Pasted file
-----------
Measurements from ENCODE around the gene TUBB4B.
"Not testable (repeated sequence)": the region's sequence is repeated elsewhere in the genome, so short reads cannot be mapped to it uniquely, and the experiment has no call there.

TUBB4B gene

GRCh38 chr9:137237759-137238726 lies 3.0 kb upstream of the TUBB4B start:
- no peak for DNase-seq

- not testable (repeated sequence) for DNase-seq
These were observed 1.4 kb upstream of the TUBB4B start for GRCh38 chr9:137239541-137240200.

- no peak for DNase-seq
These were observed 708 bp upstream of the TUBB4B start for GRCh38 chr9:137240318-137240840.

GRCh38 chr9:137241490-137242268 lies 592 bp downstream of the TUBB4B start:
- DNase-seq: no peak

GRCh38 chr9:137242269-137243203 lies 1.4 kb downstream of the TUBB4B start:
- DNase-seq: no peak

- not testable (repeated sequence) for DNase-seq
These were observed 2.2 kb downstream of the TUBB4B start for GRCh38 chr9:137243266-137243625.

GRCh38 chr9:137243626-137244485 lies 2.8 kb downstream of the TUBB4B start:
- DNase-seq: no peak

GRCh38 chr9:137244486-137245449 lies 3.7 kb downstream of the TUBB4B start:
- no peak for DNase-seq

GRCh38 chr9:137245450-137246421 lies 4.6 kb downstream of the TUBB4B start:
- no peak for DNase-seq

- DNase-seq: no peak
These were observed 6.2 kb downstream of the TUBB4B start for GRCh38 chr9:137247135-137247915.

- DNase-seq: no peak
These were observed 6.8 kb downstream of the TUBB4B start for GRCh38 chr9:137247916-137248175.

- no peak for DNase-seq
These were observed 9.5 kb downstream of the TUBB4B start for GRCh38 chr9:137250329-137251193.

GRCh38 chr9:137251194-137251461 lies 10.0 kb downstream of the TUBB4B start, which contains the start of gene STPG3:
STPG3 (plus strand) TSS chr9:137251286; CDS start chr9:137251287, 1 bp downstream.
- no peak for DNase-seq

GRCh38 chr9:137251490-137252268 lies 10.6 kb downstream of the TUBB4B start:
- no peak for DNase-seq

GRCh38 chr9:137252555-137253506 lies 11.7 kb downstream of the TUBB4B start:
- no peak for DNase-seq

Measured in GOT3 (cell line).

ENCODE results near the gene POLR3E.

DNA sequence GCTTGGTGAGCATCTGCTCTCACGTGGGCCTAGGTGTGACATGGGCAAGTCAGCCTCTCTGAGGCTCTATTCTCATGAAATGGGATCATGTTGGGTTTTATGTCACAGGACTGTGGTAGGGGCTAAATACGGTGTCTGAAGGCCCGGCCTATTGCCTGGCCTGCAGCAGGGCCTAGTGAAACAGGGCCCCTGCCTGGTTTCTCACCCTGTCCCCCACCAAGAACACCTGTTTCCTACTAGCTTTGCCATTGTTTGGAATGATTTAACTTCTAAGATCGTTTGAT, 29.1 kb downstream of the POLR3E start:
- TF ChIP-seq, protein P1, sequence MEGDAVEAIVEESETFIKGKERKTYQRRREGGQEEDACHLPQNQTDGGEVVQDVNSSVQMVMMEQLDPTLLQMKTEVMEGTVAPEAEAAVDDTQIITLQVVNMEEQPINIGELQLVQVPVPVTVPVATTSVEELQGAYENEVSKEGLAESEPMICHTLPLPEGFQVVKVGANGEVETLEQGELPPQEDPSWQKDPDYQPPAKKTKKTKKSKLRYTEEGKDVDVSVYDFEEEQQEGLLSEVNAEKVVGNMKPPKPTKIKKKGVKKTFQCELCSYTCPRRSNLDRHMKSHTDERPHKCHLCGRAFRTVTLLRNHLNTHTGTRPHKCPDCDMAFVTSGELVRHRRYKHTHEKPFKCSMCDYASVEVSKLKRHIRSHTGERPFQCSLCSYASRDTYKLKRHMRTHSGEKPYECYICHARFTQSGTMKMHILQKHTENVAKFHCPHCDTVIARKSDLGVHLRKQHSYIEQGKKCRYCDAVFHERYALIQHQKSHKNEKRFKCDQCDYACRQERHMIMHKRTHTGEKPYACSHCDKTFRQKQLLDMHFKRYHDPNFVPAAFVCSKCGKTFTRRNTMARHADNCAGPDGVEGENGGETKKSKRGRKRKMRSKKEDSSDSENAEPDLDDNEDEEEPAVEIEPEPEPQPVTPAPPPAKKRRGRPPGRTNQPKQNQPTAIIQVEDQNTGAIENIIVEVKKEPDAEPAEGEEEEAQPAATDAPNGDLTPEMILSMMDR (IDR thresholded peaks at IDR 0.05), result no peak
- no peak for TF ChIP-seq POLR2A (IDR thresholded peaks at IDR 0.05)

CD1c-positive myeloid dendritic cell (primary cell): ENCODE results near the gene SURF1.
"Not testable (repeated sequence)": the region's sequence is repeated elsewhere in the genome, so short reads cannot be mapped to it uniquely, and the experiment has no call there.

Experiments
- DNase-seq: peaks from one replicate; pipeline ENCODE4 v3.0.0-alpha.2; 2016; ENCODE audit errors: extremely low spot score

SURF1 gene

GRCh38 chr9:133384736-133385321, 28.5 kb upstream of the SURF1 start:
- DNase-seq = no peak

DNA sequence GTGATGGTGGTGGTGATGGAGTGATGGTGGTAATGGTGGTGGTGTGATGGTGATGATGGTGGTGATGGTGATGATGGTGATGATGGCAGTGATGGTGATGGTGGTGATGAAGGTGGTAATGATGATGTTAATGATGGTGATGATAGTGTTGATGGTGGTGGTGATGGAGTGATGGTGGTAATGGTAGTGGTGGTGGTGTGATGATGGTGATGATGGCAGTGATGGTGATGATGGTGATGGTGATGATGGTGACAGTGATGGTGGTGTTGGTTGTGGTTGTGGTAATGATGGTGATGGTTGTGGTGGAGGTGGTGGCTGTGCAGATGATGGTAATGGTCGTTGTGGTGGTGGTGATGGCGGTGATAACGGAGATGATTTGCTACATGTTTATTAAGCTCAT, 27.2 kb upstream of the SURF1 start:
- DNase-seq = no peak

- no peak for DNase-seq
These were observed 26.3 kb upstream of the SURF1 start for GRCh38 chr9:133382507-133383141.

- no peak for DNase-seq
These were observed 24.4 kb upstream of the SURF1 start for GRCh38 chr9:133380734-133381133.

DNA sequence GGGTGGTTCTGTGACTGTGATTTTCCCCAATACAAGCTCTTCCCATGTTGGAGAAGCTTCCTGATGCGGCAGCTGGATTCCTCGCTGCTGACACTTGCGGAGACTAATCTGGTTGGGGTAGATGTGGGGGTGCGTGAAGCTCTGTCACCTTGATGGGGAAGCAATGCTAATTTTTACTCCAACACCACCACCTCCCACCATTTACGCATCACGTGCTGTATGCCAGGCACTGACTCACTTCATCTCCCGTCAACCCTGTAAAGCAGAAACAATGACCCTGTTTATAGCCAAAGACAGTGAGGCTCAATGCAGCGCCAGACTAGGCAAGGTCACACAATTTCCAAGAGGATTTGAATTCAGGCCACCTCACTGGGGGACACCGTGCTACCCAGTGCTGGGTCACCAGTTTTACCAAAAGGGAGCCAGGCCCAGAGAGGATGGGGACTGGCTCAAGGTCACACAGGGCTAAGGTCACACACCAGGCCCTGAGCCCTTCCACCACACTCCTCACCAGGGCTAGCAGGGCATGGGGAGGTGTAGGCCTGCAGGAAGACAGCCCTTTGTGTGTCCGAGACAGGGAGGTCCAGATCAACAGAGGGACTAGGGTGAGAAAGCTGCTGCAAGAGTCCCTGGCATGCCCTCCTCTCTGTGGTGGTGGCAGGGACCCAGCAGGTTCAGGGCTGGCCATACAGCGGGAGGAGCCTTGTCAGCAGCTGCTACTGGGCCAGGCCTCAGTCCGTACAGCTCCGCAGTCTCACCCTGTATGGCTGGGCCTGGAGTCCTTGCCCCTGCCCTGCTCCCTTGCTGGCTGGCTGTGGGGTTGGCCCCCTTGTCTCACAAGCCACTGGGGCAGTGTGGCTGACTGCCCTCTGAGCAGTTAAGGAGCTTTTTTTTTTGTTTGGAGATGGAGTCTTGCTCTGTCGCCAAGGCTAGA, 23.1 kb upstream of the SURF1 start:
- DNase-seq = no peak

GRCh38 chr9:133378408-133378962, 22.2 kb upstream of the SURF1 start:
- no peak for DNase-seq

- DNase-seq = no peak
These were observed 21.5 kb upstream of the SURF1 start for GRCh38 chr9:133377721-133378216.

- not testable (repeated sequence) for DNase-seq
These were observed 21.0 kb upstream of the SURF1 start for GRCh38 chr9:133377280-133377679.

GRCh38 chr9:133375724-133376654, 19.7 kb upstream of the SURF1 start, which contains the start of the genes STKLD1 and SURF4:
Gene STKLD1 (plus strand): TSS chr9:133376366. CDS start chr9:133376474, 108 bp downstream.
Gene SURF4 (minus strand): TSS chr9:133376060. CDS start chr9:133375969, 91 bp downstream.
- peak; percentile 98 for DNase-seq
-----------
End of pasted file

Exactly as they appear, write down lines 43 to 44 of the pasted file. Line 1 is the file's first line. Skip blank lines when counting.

- DNase-seq: peaks from one replicate; pipeline ENCODE4 v3.0.0-alpha.2; 2016; ENCODE audit errors: extremely low spot score

SURF1 gene